I recently had a conversation with a very important scholar regarding the compositions of 16th century composers.
She was working towards new ways of categorizing and identifying 16th century composers. Previously, compositions were published primarily anonymously and in anthologies. With the invention of the printing press, so she claimed, composers began to publish works individually. And she claimed that each composer had a distinct style which could be easily identifiable, at least, by her.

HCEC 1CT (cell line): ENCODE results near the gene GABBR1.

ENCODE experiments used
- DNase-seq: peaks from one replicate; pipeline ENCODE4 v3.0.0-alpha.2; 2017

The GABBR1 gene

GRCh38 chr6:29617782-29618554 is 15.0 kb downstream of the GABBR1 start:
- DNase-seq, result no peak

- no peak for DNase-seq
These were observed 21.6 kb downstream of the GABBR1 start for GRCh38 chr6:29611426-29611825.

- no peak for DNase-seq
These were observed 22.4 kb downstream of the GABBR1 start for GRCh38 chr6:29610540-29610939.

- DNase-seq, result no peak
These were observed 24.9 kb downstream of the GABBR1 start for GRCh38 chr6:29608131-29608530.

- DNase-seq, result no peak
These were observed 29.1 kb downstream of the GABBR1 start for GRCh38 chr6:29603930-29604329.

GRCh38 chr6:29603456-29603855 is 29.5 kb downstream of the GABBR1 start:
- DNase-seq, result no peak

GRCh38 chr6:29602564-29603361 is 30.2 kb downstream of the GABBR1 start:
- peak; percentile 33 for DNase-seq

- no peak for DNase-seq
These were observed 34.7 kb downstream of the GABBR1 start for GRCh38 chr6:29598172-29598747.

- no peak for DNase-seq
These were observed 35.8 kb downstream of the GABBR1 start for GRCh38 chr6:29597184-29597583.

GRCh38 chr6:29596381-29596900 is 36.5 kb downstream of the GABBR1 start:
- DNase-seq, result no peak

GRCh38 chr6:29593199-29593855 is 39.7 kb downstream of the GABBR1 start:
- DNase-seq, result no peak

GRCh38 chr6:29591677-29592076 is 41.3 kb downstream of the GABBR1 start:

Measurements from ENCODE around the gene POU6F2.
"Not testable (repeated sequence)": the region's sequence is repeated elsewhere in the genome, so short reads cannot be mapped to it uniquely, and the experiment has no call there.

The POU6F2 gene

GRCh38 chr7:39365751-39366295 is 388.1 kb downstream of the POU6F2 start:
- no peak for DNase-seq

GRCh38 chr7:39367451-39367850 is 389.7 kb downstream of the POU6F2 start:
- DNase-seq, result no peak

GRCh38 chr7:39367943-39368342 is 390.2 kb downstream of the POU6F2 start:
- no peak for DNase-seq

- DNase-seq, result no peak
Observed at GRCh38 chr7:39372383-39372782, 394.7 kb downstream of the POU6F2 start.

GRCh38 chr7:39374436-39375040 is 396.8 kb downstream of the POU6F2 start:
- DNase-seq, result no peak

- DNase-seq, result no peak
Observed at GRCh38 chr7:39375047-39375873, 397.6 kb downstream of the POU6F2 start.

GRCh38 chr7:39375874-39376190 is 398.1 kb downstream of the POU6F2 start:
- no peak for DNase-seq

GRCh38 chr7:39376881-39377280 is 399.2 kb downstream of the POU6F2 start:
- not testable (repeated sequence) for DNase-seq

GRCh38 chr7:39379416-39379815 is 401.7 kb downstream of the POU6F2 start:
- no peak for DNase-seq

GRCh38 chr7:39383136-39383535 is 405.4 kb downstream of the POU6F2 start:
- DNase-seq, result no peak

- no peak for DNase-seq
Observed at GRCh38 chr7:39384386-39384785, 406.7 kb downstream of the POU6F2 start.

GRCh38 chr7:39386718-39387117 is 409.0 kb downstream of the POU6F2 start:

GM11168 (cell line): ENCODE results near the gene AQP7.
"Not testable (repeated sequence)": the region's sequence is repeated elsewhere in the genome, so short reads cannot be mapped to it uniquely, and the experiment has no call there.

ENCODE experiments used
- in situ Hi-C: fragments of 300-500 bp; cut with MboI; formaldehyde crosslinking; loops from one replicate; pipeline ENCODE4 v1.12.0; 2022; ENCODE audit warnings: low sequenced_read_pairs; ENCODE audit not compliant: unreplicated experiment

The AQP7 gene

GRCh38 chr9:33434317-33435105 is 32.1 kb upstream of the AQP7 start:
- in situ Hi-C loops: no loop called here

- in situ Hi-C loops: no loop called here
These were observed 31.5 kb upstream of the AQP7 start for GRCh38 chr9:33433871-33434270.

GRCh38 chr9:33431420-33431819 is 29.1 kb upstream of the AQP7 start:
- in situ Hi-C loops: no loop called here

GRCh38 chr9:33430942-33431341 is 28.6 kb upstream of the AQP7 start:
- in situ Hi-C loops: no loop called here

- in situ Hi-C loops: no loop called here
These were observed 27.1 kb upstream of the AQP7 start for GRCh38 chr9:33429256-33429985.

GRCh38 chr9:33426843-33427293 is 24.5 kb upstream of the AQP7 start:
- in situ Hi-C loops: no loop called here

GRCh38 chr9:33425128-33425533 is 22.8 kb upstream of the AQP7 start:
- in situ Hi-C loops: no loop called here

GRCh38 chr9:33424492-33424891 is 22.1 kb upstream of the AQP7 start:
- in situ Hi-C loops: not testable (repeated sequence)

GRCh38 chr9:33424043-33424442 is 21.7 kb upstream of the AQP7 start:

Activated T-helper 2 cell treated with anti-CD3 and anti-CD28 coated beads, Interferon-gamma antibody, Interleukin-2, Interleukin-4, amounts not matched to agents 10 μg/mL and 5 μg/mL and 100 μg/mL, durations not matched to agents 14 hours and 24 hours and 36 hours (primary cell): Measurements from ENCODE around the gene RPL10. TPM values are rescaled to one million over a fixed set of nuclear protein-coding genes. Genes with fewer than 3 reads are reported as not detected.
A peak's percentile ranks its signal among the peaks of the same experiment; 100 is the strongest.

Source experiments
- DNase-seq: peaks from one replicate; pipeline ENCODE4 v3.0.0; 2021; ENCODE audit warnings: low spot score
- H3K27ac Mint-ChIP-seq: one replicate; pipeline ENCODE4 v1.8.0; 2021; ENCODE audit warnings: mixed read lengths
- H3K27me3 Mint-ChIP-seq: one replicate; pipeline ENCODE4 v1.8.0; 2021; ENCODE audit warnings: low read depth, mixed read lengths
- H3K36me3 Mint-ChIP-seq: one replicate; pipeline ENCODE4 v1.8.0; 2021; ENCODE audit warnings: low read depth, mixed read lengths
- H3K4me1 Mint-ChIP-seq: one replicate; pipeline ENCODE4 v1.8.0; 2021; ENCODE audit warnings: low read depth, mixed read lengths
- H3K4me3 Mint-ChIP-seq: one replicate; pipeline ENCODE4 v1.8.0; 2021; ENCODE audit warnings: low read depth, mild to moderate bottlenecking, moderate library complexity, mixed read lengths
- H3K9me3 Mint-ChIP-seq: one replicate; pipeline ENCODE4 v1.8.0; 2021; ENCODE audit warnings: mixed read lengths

I asked if the composers themselves described the distinct styles of one another. She said “only vaguely.” As in, composers during this time don’t really seem all that interested in naming their styles in contrast to others. This makes me think that individual expression is absolutely not apart of their world. It is apart of ours and we are forcing it upon theirs.
So, based on the readings of my other encounters with the composers of this time, I wondered whether this kind of analysis “defining distinct styles of expression” was a-historical. I didn’t want to push the issue, as the context hardly seemed to call for it.
Encounters like these convince me all the more that I need to do a doctorate in musicology to write a “history of expression in music.”